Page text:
So it has come to my attention that some fairly rigorous and pretty well thought out academic research believes that prison reduces crime -- that incapacitation overwhelms the school of crime and job-market displacement arguments. I would be curious to know whether the crime rate stats they use include crime in prison, but I suspect that they would still find a net decrease.
I don't think this is a complete argument for expansion of prisons or for keeping them at their current levels for two reasons -- first, it is likely that similar crime reductions could be achieved by substituting police force expansion. Second, I think it is necessary to count the subjective experience of prison against its net utility -- for philosophical reasons beyond the scope of this post, I don't think criminal activity forfeits the right to have your experience considered by policy-makers.
The question then becomes how to calibrate the experience of prison against the experience of crime victimization. I doubt that most people would trade even a day in prison for the ability to avoid most property crime, residential burglaries (maybe) and large-scale-life-saving-wiping fraud excepted. Nor, likely, would they trade the absence of most petty-assaults for more than a few days of prison, maiming assaults excepted. Sexual assaults, maiming assaults, some quantity of drug offenses equivalent to a long-term enslvaing addiction, and of course homicide are all likely to be worth prison.
But how much? In principle, it doesn't seem to difficult to test that question -- simply ask people how much time they would be willing to do to avoid each of these crimes. Three design problems occur to me though.
First, much of the negative subjective experience of prison probably stems from a fear of victimization. This creates the problem of deciding whether to subtract the actual number of prison assaults from the total crime reduction that occurs as a consequence of incapacitation. If you do subtract it, you run the risk of double counting them -- once by subtracting it from the overall crime reduction, and once because people will consider it as part of the negative subjective experience of prison. You could tell them to assume that they won't be victimized, but then you may be neutralizing not only the experience of being victimized in prison, but the fear thereof, which is probably even exceeds the actual experience of being victimized as the reason it sucks to be in prison. You could tell people to assume that they won't be victimized, but also to assume that they will be afraid of it, but that is not only complicated but might also be distorting the results by highlighting one side of the equation. But if you don't subtract the total rate of victimization in prison from the overall crime reduction, you run the risk that people will not appraise this risk accurately. You could tell them the actual rate of victimization, but much of the negative subjective experience of prison might arise from an overestimation of the risk of being victimized. On the other, they might not accurately guage the negative psychological experience of being victimized outside of prison either, if it has never happened to them.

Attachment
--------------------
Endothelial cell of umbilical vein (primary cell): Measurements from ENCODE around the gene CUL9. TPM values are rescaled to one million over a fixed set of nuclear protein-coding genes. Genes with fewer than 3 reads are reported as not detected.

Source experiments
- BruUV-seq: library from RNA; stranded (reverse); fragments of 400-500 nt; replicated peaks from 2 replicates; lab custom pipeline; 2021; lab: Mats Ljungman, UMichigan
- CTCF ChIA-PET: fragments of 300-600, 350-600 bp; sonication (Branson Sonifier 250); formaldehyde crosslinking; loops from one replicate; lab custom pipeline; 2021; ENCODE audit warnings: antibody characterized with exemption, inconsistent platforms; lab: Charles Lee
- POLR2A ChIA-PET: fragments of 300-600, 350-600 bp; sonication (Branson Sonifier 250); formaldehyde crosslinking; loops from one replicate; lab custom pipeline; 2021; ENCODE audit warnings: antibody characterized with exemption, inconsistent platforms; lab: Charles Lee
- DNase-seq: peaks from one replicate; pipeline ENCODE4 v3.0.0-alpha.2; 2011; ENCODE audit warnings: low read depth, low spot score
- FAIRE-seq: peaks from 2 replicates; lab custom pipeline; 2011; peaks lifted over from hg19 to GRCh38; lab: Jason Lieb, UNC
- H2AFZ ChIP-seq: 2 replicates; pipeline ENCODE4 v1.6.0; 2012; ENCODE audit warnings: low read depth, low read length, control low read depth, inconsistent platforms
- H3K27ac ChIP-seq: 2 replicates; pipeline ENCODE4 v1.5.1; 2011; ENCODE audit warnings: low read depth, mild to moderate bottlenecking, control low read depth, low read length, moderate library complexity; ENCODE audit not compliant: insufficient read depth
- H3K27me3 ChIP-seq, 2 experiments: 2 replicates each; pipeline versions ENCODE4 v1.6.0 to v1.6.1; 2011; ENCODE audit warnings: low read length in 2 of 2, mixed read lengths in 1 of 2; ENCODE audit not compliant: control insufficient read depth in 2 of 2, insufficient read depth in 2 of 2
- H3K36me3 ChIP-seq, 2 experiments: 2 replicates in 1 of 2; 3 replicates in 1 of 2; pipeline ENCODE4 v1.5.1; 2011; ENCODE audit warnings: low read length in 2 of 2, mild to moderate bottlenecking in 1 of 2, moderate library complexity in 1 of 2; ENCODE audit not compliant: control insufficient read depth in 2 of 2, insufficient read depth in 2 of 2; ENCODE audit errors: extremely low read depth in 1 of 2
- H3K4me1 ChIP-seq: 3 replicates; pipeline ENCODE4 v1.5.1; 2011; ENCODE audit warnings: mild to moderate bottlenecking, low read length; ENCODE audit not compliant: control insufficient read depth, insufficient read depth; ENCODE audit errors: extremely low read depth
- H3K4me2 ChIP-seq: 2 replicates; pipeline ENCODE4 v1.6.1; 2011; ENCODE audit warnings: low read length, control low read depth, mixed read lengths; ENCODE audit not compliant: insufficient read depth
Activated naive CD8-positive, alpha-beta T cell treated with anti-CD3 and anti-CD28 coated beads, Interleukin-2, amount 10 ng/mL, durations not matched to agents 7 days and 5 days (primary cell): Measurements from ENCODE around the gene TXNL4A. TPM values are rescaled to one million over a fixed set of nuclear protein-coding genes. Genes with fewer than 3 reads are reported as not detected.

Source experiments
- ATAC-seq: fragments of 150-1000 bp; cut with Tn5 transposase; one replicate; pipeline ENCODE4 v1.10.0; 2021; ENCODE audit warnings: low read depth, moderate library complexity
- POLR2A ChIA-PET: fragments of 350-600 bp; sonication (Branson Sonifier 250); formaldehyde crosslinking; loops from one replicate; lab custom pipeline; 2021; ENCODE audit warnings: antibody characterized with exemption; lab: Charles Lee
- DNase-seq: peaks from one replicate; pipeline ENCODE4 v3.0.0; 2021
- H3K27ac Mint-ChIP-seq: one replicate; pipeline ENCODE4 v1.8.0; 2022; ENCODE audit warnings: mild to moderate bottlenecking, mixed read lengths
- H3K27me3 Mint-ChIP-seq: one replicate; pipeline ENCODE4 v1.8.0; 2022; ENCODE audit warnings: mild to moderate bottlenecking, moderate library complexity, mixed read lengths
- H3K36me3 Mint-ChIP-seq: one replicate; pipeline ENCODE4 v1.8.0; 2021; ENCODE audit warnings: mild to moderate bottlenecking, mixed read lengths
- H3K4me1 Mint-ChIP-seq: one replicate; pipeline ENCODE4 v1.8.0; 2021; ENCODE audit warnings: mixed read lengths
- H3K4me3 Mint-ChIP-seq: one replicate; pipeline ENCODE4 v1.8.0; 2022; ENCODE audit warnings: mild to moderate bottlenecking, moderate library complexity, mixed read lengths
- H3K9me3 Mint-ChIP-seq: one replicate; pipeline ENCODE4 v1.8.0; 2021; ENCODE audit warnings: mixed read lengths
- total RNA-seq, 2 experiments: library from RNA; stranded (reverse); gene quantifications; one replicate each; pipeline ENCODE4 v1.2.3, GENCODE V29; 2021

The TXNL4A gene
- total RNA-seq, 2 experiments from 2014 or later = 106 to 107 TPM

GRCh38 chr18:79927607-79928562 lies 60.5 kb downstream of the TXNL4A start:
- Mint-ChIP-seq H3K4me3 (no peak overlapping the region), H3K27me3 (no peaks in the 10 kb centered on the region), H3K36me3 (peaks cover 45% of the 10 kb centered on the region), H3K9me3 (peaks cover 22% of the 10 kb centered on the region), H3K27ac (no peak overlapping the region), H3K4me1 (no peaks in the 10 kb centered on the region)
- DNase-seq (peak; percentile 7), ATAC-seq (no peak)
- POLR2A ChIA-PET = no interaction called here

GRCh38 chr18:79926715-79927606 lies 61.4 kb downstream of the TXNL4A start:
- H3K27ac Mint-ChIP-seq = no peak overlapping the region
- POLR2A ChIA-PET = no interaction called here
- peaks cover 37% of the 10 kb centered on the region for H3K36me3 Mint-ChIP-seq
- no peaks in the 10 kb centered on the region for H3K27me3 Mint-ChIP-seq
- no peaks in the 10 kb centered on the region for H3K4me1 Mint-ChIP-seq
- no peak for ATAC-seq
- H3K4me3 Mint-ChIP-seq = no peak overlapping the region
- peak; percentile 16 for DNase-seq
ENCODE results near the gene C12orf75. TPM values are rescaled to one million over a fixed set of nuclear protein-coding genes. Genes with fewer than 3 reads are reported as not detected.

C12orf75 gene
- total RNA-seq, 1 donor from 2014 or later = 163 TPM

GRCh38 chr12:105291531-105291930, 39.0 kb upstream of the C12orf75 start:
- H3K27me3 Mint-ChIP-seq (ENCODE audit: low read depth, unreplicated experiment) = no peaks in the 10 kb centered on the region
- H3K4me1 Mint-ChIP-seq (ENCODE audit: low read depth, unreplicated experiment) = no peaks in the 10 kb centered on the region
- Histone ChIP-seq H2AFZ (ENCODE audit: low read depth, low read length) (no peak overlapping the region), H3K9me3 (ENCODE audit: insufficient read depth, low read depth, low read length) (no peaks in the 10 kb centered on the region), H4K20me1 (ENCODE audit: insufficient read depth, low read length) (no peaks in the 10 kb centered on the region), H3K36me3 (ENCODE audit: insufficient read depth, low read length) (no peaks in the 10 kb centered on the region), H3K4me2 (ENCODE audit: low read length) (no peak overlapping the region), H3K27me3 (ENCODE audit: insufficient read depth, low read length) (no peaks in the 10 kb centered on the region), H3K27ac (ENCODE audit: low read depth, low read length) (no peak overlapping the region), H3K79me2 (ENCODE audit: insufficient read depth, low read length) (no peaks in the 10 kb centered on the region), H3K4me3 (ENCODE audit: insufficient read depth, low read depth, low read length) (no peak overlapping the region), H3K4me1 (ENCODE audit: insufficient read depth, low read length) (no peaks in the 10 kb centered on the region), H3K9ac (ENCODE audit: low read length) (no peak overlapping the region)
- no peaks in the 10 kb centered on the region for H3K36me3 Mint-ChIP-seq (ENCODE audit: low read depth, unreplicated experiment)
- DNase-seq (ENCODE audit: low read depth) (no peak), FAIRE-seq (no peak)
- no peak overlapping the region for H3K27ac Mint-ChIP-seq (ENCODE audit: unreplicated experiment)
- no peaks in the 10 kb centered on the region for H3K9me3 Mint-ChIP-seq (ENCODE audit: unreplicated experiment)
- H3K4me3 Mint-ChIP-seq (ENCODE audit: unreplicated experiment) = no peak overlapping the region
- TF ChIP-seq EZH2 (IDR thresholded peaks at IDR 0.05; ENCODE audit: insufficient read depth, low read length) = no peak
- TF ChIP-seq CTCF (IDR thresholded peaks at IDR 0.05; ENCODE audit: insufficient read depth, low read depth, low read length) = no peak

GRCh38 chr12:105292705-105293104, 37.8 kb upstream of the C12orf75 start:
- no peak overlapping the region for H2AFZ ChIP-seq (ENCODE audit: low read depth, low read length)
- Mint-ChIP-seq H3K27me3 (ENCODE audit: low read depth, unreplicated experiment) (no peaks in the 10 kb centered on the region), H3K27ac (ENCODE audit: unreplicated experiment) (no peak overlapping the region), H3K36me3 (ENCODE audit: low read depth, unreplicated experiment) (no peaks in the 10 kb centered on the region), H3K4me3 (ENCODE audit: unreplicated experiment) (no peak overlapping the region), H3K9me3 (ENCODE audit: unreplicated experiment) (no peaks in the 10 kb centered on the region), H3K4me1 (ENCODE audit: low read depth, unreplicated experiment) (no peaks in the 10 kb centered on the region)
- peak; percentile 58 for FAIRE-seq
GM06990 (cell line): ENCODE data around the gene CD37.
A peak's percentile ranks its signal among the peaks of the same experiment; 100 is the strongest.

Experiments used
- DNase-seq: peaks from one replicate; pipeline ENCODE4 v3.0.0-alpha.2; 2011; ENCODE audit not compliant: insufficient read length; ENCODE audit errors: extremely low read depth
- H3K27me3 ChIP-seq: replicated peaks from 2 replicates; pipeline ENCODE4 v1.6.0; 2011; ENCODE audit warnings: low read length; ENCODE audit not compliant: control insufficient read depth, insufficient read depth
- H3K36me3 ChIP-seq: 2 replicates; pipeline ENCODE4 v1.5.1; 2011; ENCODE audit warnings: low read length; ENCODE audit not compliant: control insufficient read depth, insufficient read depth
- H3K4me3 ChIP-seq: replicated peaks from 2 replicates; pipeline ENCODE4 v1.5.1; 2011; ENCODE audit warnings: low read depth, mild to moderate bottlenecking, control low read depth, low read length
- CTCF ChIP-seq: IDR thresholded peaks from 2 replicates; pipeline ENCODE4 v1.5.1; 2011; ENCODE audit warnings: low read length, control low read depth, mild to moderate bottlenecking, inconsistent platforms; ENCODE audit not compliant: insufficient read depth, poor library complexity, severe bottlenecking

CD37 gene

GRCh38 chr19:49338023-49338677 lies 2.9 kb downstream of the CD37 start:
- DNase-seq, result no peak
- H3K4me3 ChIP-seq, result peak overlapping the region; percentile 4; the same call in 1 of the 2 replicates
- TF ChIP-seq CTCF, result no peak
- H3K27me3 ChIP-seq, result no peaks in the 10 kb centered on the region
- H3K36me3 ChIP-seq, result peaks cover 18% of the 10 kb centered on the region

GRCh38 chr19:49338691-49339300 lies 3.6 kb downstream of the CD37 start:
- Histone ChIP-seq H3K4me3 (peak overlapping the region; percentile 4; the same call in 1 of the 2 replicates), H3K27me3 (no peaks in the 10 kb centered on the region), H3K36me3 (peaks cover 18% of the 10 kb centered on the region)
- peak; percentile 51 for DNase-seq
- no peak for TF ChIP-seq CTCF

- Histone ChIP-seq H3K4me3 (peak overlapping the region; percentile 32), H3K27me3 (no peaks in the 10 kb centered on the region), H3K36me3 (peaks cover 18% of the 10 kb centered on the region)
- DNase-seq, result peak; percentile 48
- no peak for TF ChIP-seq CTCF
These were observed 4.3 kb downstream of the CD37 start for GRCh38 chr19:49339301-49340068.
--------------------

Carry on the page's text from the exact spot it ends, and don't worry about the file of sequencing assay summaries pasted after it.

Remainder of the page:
Second, there is the question of whether the person taking the survey will assume their own innocence when answering the survey. I have no doubt that the experience of being imprisoned is worse when you are innocent, but if you tell people to assume their own guilt, they might tell you that they see no downside to imprisonment because they deserve it, which I doubt replicates the experience of the typical prisoner.
One approach would be to do the study twice, resolving all the design issues in favor of a pro-prison bias one time and in favor an anti-prison bias the second time, and then see if the results ultimately counsel for or against expansion of prison either way.
So, go ahead and get right on that.
h/t commenter JasonR on Ezra Klein.